Here’s a question so simple, it comes off like a dumb question you’re afraid to ask in algebra. Why does the world put up with it? Why do we let big oil off the hook over and over? Why do we let them sell their toxic products all over the world? Why does the world let big oil kill millions of people each year? Why don’t they have to pay a penalty, as most all other industries do for creating toxic waste? A study by researchers from Harvard University, the University of Birmingham, the University of Leicester and University College London found that fossil fuel products kill 1 in 5 people globally each year. Even if 1 in 5 is too liberal of an estimate, 1 in 10 is still terrible. And to add insult to injury, we give them subsidies; we subsidize them for poisoning us and the planet. It’s as if there was one country that waged constant war on every other country and never suffered retaliation, consequences; allowed to march on, causing harm everywhere. The multiple crashes of Boeing 737 Max jets resulted in the grounding of every 737 Max, huge lawsuits and huge losses for the company. The 737 deaths are tragic, awful and represent about 600 people. Fossil fuels kill millions. And whenever someone has tried to hold them accountable for an oil spill, they drag the process out so long that the impacted never see any restitution – at least which matches the damage incurred.

There are people who would say; “We can’t tell businesses what to make, or what to do. It’s anti-capitalist, anti-democratic” Why not? This is exactly what the US did in WWII; the government told factories they had to make weapons, equipment, trucks, planes, ships for the war effort. Did America turn into a socialist-communist autocracy? No. Did it kill our economy? No. After the war, did the factories, workers sit, idle – not knowing what to do cause the war was over? No it was just the opposite. In fact gearing up for the war had an enormous positive impact on the US economy. America got real good at making stuff, developed new technologies and it set the stage for the American Century. It’s hard to estimate the positive economic impacts of what the US developed and built for the war effort, but whatever it would be, is mindbogglingly gargantuan.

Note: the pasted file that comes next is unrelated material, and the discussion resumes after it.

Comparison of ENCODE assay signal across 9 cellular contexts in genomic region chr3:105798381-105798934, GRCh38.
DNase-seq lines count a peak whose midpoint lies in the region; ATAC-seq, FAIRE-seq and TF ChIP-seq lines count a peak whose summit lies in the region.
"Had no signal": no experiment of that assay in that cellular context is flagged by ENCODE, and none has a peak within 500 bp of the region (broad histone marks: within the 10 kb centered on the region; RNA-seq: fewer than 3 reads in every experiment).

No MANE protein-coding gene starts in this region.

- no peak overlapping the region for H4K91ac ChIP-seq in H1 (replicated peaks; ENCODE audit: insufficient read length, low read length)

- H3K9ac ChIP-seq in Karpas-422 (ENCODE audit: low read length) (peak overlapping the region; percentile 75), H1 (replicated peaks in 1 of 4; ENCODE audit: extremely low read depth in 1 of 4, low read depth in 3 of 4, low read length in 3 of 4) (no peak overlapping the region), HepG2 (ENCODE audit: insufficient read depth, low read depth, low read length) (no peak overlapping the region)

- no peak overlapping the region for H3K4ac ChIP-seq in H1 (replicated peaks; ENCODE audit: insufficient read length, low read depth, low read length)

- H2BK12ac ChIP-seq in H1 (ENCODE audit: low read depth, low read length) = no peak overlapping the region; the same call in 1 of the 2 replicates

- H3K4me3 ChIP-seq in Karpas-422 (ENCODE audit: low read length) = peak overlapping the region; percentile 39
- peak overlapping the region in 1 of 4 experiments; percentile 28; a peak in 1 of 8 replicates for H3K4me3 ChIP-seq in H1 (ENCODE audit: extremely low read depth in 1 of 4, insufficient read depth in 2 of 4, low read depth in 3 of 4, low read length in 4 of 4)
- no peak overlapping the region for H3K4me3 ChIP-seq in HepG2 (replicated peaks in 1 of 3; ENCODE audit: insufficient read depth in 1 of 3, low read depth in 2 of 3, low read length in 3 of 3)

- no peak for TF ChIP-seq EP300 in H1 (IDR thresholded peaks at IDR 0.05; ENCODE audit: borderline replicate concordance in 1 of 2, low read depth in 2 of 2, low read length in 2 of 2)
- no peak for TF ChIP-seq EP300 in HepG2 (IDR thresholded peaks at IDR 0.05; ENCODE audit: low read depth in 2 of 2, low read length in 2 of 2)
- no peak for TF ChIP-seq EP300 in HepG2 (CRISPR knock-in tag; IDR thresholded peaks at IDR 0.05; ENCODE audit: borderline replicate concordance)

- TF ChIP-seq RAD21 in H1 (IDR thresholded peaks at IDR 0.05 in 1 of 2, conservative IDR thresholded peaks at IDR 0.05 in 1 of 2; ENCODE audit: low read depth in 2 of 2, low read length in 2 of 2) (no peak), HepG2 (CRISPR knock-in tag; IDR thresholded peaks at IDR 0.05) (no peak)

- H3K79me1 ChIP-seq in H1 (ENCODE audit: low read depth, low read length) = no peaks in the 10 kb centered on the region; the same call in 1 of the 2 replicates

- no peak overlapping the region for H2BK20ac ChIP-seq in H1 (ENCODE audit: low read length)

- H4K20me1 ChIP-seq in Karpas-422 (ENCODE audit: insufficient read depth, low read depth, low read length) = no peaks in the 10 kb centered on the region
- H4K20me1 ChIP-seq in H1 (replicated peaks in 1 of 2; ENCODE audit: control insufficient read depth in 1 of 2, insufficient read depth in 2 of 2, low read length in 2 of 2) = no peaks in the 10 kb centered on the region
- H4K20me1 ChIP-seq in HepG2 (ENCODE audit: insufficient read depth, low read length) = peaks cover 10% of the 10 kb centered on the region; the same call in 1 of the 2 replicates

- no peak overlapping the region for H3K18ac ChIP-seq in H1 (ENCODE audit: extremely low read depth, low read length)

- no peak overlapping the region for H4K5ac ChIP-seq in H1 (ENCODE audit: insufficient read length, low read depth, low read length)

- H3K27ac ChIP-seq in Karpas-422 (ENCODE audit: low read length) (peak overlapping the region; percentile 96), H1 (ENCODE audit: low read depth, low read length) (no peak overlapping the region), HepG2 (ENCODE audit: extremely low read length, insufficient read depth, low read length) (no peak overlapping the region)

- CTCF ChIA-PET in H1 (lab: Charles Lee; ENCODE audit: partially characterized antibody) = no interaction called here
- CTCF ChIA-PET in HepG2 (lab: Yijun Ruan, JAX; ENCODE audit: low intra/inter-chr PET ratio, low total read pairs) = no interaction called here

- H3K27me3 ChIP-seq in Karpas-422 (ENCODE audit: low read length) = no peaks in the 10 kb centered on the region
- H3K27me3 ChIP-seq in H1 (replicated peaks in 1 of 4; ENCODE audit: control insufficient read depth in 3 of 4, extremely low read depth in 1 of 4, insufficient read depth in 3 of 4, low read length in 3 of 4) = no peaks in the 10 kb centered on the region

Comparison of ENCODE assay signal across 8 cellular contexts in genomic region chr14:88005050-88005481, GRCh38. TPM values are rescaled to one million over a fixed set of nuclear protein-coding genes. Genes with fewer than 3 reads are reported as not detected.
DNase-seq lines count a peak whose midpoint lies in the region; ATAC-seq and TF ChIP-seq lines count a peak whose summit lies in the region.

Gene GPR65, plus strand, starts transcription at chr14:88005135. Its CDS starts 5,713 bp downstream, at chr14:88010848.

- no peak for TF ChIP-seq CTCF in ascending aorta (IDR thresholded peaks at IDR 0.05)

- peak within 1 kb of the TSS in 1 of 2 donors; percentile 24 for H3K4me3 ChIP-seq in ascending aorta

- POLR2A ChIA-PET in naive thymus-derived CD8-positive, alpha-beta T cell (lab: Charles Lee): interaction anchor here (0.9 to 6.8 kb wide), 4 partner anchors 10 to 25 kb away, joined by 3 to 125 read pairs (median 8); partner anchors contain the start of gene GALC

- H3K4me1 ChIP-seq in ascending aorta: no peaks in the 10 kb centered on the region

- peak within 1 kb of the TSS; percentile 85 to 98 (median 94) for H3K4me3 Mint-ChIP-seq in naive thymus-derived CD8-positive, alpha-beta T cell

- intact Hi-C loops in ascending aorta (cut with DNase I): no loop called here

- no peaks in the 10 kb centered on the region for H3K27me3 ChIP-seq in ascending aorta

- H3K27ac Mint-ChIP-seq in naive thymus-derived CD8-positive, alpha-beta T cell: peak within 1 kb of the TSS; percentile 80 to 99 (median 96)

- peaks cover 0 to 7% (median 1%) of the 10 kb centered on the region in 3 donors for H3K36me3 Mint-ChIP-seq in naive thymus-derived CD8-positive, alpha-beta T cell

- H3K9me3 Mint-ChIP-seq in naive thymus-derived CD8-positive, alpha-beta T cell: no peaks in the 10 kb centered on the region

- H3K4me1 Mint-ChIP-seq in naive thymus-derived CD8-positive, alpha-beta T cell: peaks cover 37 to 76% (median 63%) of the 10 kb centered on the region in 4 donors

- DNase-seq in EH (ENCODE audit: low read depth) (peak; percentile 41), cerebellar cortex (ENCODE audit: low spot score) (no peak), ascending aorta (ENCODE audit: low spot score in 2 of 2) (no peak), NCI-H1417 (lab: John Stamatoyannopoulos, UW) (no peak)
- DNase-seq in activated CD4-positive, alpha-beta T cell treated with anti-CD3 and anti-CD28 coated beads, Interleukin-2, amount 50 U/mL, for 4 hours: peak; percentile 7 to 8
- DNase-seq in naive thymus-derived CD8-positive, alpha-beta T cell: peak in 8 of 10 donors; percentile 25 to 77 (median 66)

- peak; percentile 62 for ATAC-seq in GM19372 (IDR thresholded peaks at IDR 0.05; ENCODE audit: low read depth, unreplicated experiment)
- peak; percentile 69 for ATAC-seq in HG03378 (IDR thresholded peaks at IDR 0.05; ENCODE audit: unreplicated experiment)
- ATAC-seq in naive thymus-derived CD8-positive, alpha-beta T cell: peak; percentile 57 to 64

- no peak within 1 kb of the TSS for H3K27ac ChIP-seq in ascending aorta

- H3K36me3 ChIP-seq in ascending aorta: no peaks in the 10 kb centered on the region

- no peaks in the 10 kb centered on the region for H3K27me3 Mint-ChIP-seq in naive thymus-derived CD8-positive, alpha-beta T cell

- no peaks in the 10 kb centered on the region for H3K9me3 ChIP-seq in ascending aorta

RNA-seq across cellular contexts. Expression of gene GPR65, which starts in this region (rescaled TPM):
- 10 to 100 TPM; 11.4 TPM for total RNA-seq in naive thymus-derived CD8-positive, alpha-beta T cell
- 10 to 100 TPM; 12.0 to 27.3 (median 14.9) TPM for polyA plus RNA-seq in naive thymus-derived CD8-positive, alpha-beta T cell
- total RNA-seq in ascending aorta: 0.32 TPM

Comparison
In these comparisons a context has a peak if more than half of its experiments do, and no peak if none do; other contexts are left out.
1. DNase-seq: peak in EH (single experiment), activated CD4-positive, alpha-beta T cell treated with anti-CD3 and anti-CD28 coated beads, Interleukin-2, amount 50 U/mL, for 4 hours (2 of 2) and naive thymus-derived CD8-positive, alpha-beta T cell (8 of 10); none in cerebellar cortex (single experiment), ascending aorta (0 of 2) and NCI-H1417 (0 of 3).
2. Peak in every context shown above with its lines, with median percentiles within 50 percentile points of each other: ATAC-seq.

Mobilizing American manufacturing and workers to transition to an all clean energy technology paradigm would have a similar effect. There are hints of this coming from China, the EU and the US, but what is necessary is an alliance, just like one that brings allies together in war.

Yes, there are CO2 emissions from lithium mining, from building electric cars, solar panels, wind turbines, but should these technologies be aborted because of it? To say that we should abandon the pursuit and implementation of clean technologies because the transition is in some way not “perfect”, is all or nothing thinking. Transitions take time. All or nothing thinking says “we have to have it all work 100% now, or it’s not worth it.” This is not the way the world works. The telephone was invented in 1860 and seven decades later, it was still not in every home.

And remember, ICE vehicles kill and poison not just with particulates in the air; gasoline exposure is carcinogenic and it’s not just gas. Multitudes of other fluids are necessary for ICE cars to function. These chemicals leak into the ground and exposure to them cannot be considered harmless.

The fossil fuel industry damages, poisons, enslaves and corrupts; it hurls its asteroid size destruction in all directions, into all aspects of human life, human society and the planet itself. The only way human civilization can move into a brighter future, or a future at all is to run away as fast as possible from fossil fuels.

Rich Kronfeld

Author Rich Kronfeld